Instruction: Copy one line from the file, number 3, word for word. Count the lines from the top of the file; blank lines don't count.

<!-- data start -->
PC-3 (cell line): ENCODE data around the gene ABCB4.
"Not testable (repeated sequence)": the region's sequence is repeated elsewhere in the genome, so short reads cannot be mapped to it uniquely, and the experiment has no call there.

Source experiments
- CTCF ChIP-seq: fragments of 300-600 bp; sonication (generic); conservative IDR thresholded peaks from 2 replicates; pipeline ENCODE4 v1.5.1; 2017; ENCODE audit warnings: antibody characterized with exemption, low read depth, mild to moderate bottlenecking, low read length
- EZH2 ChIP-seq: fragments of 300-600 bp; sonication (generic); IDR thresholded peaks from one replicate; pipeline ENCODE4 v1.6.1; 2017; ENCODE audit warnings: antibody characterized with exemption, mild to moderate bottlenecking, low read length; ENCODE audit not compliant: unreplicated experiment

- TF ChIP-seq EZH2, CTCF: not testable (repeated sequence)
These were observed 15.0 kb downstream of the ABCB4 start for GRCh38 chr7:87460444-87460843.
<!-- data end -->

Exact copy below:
Source experiments